Progress evident in battle to eliminate racism in Israel

The struggle against racism is a vital mission, not only for a unit within the Justice Ministry said Rivlin, but within every government ministry.

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May 29, 2019 01:36
3 minute read.
ISRAEL POLICE detain a protester during a 2015 anti-racism demonstration in Tel Aviv.

ISRAEL POLICE detain a protester during a 2015 anti-racism demonstration in Tel Aviv.. (photo credit: AMIR COHEN/REUTERS)

There has been some progress in the battle to eliminate racism in Israel, Emi Palmor, the director-general of the Justice Ministry told President Reuven Rivlin on Tuesday.

Palmor had accompanied members of the Government Unit for Coordinating the Struggle against Racism to the President’s Residence, where attorney Aweke Zeha, who heads the unit, presented Rivlin with the unit’s report for 2018.

Aweke, who was born in Ethiopia, previously worked with an interministerial committee for the elimination of racism against Israelis of Ethiopian descent.

Following harrowing incidents of members of the Ethiopian community being profiled and beaten by police for no reason other than the color of their skin, the committee recommended the formation of a special unit dedicated to fighting racism and all forms of discrimination.

Prime Minister Benjamin Netanyahu gave his full support to the recommendation that was adopted by the government in August, 2016, and established within the Justice Ministry in February 2017, said Palmor.

After two years of work she said, “we can feel the change.”

Recalling television scenes in April 2015 of police beating an Ethiopian soldier, Rivlin said that the sight was shocking to behold, especially because the victim had done nothing wrong.

During Passover that year, young Israeli Ethiopians, testifying to daily incidents of racism, mounted a protest which evolved into a national challenge.

The struggle against racism is a vital mission, not only for a unit within the Justice Ministry said Rivlin, but within every government ministry.

He was heartened by positive signs in the report that indicate that there are people in every government office who are determined to bring about change to ensure that no one is judged on the basis of their ethnic origins or the color of their skin.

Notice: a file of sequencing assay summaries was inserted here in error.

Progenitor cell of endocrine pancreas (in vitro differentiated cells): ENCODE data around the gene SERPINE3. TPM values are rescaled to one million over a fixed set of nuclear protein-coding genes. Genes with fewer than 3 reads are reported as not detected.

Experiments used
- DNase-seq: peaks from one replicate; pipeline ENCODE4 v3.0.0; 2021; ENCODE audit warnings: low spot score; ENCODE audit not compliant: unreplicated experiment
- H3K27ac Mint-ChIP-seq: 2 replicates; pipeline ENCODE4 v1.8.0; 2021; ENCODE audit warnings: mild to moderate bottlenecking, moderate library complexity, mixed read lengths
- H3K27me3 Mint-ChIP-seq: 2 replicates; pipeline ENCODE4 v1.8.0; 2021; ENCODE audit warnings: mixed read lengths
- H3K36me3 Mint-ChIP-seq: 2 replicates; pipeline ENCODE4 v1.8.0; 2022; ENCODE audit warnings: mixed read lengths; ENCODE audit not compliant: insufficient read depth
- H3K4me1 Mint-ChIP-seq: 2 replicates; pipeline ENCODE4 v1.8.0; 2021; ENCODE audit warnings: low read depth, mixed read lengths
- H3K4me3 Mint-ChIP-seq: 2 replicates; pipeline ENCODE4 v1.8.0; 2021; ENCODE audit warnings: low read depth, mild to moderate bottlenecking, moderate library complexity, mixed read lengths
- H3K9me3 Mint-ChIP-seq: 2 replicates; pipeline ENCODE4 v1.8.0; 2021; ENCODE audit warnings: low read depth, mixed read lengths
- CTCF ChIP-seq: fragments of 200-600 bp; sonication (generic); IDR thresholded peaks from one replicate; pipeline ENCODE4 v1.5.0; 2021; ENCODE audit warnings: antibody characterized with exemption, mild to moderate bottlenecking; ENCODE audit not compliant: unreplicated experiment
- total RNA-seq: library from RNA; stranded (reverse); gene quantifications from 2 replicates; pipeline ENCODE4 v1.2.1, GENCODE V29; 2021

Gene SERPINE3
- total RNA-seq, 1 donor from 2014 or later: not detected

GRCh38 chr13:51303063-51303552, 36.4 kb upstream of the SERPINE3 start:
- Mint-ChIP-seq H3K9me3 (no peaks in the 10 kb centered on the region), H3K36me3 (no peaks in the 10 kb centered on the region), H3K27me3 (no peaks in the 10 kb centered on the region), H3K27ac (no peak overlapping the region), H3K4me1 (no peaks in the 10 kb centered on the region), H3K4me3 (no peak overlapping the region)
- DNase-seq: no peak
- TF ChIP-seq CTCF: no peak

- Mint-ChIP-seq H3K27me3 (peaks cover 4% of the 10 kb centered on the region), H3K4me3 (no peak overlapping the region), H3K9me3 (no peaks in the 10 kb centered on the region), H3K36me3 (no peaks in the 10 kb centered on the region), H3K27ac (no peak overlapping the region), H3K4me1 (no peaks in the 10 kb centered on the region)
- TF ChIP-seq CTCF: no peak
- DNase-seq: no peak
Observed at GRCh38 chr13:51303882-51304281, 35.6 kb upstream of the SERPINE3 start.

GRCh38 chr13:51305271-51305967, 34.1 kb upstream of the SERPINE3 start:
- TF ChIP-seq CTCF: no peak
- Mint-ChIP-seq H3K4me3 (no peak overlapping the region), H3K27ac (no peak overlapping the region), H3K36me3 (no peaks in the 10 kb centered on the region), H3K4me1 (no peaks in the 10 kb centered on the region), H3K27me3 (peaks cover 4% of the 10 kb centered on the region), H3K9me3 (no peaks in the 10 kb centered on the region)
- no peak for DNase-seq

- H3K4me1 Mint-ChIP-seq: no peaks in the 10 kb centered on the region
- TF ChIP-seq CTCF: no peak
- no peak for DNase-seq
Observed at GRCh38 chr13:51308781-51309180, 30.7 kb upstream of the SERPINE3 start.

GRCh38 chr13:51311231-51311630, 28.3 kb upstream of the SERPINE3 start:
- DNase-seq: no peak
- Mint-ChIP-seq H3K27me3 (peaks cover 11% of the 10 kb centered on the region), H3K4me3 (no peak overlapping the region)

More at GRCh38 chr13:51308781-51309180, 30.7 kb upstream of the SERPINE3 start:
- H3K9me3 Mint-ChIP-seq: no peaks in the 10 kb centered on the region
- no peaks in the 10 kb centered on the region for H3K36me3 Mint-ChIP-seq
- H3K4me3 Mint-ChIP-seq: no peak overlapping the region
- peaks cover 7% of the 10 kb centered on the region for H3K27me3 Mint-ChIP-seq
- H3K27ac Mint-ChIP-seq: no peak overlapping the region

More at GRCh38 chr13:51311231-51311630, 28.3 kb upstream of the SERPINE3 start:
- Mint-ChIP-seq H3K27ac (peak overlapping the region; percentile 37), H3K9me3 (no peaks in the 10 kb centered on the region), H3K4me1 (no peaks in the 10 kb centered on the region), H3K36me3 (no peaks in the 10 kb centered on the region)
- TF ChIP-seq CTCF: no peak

A few months ago, Rivlin continued, he and Justice Minister Ayelet Shaked reached a decision to pardon Ethiopian youths who had been arrested during the protest demonstrations, so as to give them a clean slate on which to build their futures.

“We must cut racism and other manifestations of discrimination at the root,” Rivlin declared.

Rivlin who had actually perused the report before it was presented to him, and who had been updated by his legal adviser Udit Corinaldi, turned to Zeha and said, “You’re doing good work.”

Plans are often made, but nothing comes of them, Rivlin observed, but on this issue plans are not only being made but are being executed.

Both Rivlin and Palmor made the point that Ethiopians are not the only victims of racial bias and discrimination. Complaints are also received from Arabs, Russian immigrants, people of North African background and haredim (ultra-Orthodox).

Speaking later to The Jerusalem Post, Zeha who earned his law degree in Israel, refused to say whether he had personally experienced racism, but drew a parallel to the Passover injunction in which all Jews are exhorted to remember that their forefathers were slaves in Egypt.

When any Ethiopian reports on being a victim of racism he said, “I feel as if it happened to me. Their struggle is my struggle.”

Unlike Jews in Europe who can hide their identities if they don’t have strongly Jewish features, he said, Ethiopians can’t do anything to hide the color of their skin.

Because there was no proper infrastructure for fighting racism before the creation of the unit that he heads, much of Zeha’s time and that of his team was devoted to creating infrastructure and tools for initiating change. This included the training of anti-racism officers in every government ministry and in ministerial subdivisions.

“There’s a lot less profiling now,” he said.

One of the unit’s most important activities in regard to individual victims of racism is the provision of free legal aid.

Among the complaints it has received – and not just from Ethiopians – are the barring of entry to restaurants, country clubs and even public transport, refusal of enrollment in haredi schools, humiliating body searches at the airport, insults at the supermarket and job dismissal on grounds of ethnic or religious background.


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